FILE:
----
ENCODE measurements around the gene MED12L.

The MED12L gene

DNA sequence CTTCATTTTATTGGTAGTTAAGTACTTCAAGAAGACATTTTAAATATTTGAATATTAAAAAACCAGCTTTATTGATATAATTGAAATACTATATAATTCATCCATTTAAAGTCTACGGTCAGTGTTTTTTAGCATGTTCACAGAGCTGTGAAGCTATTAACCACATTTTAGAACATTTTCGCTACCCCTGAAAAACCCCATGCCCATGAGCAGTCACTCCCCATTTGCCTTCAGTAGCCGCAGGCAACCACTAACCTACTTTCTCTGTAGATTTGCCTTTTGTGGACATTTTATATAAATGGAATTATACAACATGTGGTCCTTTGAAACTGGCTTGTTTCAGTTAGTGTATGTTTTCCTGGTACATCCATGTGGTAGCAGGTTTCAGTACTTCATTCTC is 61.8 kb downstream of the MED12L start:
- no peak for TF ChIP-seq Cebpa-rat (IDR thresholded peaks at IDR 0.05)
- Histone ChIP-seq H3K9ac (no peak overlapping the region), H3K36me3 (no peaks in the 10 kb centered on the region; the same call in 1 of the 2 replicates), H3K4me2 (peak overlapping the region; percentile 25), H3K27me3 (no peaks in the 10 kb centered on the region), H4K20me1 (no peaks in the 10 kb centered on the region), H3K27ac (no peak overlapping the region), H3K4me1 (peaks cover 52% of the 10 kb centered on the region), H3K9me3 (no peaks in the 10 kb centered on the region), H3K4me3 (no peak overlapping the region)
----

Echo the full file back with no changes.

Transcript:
ENCODE measurements around the gene MED12L.

The MED12L gene

DNA sequence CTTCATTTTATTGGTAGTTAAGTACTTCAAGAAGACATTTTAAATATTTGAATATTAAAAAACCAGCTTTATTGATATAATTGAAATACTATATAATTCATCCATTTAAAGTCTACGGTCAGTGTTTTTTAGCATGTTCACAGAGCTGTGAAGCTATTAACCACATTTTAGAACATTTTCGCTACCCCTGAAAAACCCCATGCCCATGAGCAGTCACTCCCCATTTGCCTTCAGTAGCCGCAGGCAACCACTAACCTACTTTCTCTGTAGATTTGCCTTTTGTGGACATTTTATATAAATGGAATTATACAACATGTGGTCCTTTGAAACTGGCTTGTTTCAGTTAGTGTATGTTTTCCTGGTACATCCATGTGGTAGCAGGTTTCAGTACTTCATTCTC is 61.8 kb downstream of the MED12L start:
- no peak for TF ChIP-seq Cebpa-rat (IDR thresholded peaks at IDR 0.05)
- Histone ChIP-seq H3K9ac (no peak overlapping the region), H3K36me3 (no peaks in the 10 kb centered on the region; the same call in 1 of the 2 replicates), H3K4me2 (peak overlapping the region; percentile 25), H3K27me3 (no peaks in the 10 kb centered on the region), H4K20me1 (no peaks in the 10 kb centered on the region), H3K27ac (no peak overlapping the region), H3K4me1 (peaks cover 52% of the 10 kb centered on the region), H3K9me3 (no peaks in the 10 kb centered on the region), H3K4me3 (no peak overlapping the region)